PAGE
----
What happens when you take away the URL from a blog comment form?
Written by Jon Henshaw and published
When we launched our marketing site redesign several weeks ago, I decided to do a little experiment with our blog. I removed the URL input field for blog comments, because I wanted to see how it would affect the quality and quantity of comments.
Why do people comment?
I predicted that removing the URL input field would result in:
- Fewer comments
- URLs inside of comments
- URLs submitted by bots
All three predictions came true.
Genuine comments usually appear when we announce an interesting new feature, or broach a controversial subject. Sometimes there’s just one comment, and sometimes there are 20.
Most of the time, we blog about small (but significant) changes to the system. Those entries are are meant to keep our customers informed about changes, and generally don’t evoke a response. Upon launching the new blog design without the URL input field, we saw saw comments dramatically drop on those types of entries.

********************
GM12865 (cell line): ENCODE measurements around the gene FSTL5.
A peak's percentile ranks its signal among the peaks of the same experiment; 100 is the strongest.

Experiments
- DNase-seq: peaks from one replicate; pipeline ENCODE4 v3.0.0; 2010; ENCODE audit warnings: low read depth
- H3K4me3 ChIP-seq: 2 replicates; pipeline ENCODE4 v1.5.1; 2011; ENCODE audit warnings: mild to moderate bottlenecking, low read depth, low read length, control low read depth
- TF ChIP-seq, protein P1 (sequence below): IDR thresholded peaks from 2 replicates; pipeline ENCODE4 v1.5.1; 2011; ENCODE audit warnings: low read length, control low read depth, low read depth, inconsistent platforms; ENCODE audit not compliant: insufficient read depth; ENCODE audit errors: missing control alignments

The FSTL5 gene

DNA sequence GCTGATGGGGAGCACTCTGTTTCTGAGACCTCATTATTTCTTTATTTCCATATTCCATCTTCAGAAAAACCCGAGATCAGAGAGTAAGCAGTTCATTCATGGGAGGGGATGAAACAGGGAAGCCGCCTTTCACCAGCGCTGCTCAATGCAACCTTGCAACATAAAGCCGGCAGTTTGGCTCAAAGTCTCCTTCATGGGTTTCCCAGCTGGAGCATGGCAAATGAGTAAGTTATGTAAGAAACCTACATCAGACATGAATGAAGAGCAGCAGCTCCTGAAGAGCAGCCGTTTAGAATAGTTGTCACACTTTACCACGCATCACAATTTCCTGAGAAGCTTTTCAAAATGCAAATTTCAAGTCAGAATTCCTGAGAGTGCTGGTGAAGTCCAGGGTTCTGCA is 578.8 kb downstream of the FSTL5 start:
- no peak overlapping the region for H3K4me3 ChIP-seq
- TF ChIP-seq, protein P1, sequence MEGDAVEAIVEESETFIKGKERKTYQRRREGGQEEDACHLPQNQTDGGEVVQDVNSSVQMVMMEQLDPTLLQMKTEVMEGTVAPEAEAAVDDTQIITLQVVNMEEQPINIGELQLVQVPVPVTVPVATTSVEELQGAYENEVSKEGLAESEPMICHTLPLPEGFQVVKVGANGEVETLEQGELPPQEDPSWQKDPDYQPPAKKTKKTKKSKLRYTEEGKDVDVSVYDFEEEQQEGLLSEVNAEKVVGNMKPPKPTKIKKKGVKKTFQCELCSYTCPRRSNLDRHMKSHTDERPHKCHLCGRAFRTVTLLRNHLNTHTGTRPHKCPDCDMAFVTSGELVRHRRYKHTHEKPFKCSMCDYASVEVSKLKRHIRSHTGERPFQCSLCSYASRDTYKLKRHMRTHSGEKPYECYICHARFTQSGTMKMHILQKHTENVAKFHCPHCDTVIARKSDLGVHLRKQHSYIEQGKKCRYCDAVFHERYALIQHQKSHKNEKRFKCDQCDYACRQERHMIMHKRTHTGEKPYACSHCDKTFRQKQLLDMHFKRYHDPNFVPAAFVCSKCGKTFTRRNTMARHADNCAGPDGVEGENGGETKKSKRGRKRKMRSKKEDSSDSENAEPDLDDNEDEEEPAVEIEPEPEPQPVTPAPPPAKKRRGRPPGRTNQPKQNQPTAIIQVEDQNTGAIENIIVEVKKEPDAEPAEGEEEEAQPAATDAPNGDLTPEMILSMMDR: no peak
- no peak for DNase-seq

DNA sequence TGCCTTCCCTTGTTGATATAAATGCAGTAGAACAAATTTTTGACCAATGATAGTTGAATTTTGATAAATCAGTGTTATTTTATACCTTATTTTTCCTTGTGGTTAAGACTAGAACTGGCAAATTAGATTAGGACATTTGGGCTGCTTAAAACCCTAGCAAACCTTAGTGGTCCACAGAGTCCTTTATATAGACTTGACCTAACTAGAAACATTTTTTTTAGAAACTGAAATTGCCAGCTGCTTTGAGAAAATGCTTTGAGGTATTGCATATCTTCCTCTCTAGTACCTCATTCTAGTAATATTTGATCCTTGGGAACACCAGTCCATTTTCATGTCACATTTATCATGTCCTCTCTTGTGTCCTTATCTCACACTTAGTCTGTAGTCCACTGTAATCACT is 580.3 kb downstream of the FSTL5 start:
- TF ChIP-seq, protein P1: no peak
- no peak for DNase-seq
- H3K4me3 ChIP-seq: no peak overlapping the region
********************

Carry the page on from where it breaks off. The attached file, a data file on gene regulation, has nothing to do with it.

While there has been a decrease in comments, we’ve seen an increase in URLs being left in the comments. The vast majority of those links have been unrelated to the blog entry, promotional in nature only.
This type of commenting behavior leads the moderator to believe that the commenter’s motives are disingenuous.
During the experiment, bots, or the software that’s used to comment on blogs, were easy to spot because they had URLs! Whenever I saw any comment that was submitted with a URL, I knew immediately who was spamming us.
Should the URL input field be used?
The short answer is yes. Whether or not comments are used for self-promotion, well moderated comments are beneficial to the blog and the readers. There are a few benefits to including the URL:
- It provides a public reference point to who the commenter is.
- It encourages more participation, which increases user generated content.
- It keeps people with good ideas from junking up their comments with self-promotional links.
I’m adding the URL input field back for those reasons.
When it comes to blog comments, I think there are two good approaches. You either turn comments off completely, or allow commenters to leave all of the details they want, including the URL.